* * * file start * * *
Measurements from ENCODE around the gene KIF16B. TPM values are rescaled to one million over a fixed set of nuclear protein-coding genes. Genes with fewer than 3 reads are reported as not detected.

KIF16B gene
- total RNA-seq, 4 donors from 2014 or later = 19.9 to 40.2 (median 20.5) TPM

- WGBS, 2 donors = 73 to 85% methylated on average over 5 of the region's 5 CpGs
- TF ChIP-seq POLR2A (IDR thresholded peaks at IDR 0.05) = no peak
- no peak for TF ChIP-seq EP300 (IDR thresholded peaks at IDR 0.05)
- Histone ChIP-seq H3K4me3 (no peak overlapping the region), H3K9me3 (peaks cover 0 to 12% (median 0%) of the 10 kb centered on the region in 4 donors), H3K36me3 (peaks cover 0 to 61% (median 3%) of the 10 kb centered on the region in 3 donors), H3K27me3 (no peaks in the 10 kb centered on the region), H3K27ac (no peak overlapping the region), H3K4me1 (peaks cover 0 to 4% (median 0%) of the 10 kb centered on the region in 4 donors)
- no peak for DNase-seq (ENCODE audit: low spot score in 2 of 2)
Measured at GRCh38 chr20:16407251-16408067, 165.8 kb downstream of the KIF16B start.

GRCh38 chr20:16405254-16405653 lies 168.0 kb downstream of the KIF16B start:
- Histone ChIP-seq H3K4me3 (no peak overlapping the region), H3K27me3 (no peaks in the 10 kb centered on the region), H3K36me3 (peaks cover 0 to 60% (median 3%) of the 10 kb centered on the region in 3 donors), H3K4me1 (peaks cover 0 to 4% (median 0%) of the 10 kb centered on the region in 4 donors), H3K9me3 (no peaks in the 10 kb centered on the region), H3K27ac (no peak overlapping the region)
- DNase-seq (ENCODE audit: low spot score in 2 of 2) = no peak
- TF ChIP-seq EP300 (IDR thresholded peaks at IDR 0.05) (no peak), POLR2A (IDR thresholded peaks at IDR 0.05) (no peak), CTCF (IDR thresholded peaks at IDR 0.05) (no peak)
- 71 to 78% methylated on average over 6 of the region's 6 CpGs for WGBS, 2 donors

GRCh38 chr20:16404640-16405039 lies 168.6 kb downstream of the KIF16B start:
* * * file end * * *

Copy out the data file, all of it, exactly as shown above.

Measurements from ENCODE around the gene KIF16B. TPM values are rescaled to one million over a fixed set of nuclear protein-coding genes. Genes with fewer than 3 reads are reported as not detected.

KIF16B gene
- total RNA-seq, 4 donors from 2014 or later = 19.9 to 40.2 (median 20.5) TPM

- WGBS, 2 donors = 73 to 85% methylated on average over 5 of the region's 5 CpGs
- TF ChIP-seq POLR2A (IDR thresholded peaks at IDR 0.05) = no peak
- no peak for TF ChIP-seq EP300 (IDR thresholded peaks at IDR 0.05)
- Histone ChIP-seq H3K4me3 (no peak overlapping the region), H3K9me3 (peaks cover 0 to 12% (median 0%) of the 10 kb centered on the region in 4 donors), H3K36me3 (peaks cover 0 to 61% (median 3%) of the 10 kb centered on the region in 3 donors), H3K27me3 (no peaks in the 10 kb centered on the region), H3K27ac (no peak overlapping the region), H3K4me1 (peaks cover 0 to 4% (median 0%) of the 10 kb centered on the region in 4 donors)
- no peak for DNase-seq (ENCODE audit: low spot score in 2 of 2)
Measured at GRCh38 chr20:16407251-16408067, 165.8 kb downstream of the KIF16B start.

GRCh38 chr20:16405254-16405653 lies 168.0 kb downstream of the KIF16B start:
- Histone ChIP-seq H3K4me3 (no peak overlapping the region), H3K27me3 (no peaks in the 10 kb centered on the region), H3K36me3 (peaks cover 0 to 60% (median 3%) of the 10 kb centered on the region in 3 donors), H3K4me1 (peaks cover 0 to 4% (median 0%) of the 10 kb centered on the region in 4 donors), H3K9me3 (no peaks in the 10 kb centered on the region), H3K27ac (no peak overlapping the region)
- DNase-seq (ENCODE audit: low spot score in 2 of 2) = no peak
- TF ChIP-seq EP300 (IDR thresholded peaks at IDR 0.05) (no peak), POLR2A (IDR thresholded peaks at IDR 0.05) (no peak), CTCF (IDR thresholded peaks at IDR 0.05) (no peak)
- 71 to 78% methylated on average over 6 of the region's 6 CpGs for WGBS, 2 donors

GRCh38 chr20:16404640-16405039 lies 168.6 kb downstream of the KIF16B start: